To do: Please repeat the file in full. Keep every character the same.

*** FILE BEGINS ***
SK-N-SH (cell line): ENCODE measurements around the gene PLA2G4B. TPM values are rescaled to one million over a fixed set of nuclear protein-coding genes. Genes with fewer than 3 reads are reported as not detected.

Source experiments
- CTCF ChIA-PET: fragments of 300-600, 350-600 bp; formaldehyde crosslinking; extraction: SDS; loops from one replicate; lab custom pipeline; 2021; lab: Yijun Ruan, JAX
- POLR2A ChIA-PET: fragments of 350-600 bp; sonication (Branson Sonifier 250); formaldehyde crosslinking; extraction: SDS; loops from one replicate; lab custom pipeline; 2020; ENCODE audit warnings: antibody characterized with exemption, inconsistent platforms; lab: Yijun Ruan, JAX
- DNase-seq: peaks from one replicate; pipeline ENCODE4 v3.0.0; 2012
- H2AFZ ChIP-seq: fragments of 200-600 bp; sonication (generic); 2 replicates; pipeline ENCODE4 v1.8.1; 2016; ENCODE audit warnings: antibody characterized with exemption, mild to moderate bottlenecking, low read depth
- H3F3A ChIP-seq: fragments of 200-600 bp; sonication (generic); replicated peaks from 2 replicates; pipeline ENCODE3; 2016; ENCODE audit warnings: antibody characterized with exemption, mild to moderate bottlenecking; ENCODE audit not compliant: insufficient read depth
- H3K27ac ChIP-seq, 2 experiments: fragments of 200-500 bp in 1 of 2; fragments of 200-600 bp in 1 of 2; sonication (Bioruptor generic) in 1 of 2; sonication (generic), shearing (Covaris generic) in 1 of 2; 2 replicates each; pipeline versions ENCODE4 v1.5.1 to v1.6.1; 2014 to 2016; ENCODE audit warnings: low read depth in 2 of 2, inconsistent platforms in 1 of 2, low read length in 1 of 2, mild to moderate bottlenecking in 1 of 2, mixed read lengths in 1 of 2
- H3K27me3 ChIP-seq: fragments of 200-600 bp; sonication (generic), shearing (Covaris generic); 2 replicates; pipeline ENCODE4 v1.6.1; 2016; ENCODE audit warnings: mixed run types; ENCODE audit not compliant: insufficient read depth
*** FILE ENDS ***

SK-N-SH (cell line): ENCODE measurements around the gene PLA2G4B. TPM values are rescaled to one million over a fixed set of nuclear protein-coding genes. Genes with fewer than 3 reads are reported as not detected.

Source experiments
- CTCF ChIA-PET: fragments of 300-600, 350-600 bp; formaldehyde crosslinking; extraction: SDS; loops from one replicate; lab custom pipeline; 2021; lab: Yijun Ruan, JAX
- POLR2A ChIA-PET: fragments of 350-600 bp; sonication (Branson Sonifier 250); formaldehyde crosslinking; extraction: SDS; loops from one replicate; lab custom pipeline; 2020; ENCODE audit warnings: antibody characterized with exemption, inconsistent platforms; lab: Yijun Ruan, JAX
- DNase-seq: peaks from one replicate; pipeline ENCODE4 v3.0.0; 2012
- H2AFZ ChIP-seq: fragments of 200-600 bp; sonication (generic); 2 replicates; pipeline ENCODE4 v1.8.1; 2016; ENCODE audit warnings: antibody characterized with exemption, mild to moderate bottlenecking, low read depth
- H3F3A ChIP-seq: fragments of 200-600 bp; sonication (generic); replicated peaks from 2 replicates; pipeline ENCODE3; 2016; ENCODE audit warnings: antibody characterized with exemption, mild to moderate bottlenecking; ENCODE audit not compliant: insufficient read depth
- H3K27ac ChIP-seq, 2 experiments: fragments of 200-500 bp in 1 of 2; fragments of 200-600 bp in 1 of 2; sonication (Bioruptor generic) in 1 of 2; sonication (generic), shearing (Covaris generic) in 1 of 2; 2 replicates each; pipeline versions ENCODE4 v1.5.1 to v1.6.1; 2014 to 2016; ENCODE audit warnings: low read depth in 2 of 2, inconsistent platforms in 1 of 2, low read length in 1 of 2, mild to moderate bottlenecking in 1 of 2, mixed read lengths in 1 of 2
- H3K27me3 ChIP-seq: fragments of 200-600 bp; sonication (generic), shearing (Covaris generic); 2 replicates; pipeline ENCODE4 v1.6.1; 2016; ENCODE audit warnings: mixed run types; ENCODE audit not compliant: insufficient read depth